Patronage, Devotion and Politics: A Buddhological Study of the Patola Sahi Dynasty's Visual Record

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Ohio State University, 2007 - Buddhism and art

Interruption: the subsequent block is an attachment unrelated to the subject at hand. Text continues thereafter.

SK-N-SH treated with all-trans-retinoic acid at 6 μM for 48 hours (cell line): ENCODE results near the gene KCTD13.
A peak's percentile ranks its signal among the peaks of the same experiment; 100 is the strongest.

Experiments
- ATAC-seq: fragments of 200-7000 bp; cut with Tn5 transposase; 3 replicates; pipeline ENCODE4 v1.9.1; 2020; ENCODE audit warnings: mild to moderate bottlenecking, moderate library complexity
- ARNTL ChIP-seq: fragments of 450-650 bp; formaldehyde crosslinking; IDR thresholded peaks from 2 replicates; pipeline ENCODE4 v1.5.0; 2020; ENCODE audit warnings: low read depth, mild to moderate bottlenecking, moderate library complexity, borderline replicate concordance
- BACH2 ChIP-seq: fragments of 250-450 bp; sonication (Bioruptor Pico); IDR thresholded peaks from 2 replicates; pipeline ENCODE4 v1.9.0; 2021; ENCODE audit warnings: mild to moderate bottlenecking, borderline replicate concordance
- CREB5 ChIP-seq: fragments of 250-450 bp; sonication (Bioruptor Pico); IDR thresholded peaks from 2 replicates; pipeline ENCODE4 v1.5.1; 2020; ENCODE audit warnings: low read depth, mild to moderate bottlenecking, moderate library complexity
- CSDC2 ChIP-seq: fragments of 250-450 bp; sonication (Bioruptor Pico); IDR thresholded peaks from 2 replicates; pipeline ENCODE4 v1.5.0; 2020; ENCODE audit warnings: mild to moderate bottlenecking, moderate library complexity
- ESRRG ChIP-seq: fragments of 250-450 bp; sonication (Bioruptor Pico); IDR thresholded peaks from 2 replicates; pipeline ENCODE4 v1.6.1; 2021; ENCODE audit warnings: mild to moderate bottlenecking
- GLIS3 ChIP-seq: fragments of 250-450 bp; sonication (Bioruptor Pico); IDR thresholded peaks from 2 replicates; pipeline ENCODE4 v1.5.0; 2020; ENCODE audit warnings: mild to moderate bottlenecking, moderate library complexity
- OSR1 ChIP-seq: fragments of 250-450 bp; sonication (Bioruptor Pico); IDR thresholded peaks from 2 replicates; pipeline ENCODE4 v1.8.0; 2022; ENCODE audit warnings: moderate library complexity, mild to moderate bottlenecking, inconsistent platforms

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Abstract: During the 6th - 8th centuries, the Patola Sahi dynasty ruled the country of Bolor, which is Baltistan and Gilgit, in what is today, Northern Pakistan. Not only does the archaeological and literary evidence indicate that their kingdom was a Buddhist stronghold, but there are also a number of Buddhist artworks that can be attributed through inscriptions to a donation by members of the royal Patola Sahi family. This study focuses on these inscribed works and other extant visual culture of the Patola Sahi dynasty. It analyzes the major iconographic features and interprets them within a Buddhological context. As such, the findings suggest that the Patola Sahis were devout Buddhist practitioners, some of them adherents of early Vajrayana Buddhism. A contextualization of the iconography of the visual record reveals an underlying pattern of the primary benchmarks needed to portray a meditational construct of a sambhogakaya Buddha, in particular, Vairocana Buddha. The epigraphical and compositional components, particularly the frequent representation of the donors, are also examined for their significance to specific Buddhist teachings and practices. As such, it is evident that many of these donors were initiates into and practitioners of the esoteric teachings of the Vairocana Buddha. Specifically, the core elements of the practice of generosity and the three main components of the teaching transmissions in the Mahayana/ Vajrayana traditions - the receiver, the gift, and the giver - are repeated in various ways throughout the imagery. In addition, a contextualization of the patronage of Buddhism, specifically by the Patola Sahi kings, reveals that political aspirations and legitimizing forces were also part of their Buddhist practices. Both the visual and textual record underscore the support of Buddhism as a means for protection of the kingship and state, as well as a claim to both spiritual and secular power through their portrayal as divine dharmarajas, perhaps even incarnations of bodhisattvas and Buddhas. Thus, when considered within a larger framework of Buddhist theoretical principles and practice, as well as intricately linked social, religious, and political practices at the time, the motives and impetus for the royal Patola Sahi patronage and select, multivalent iconographies are gleaned.

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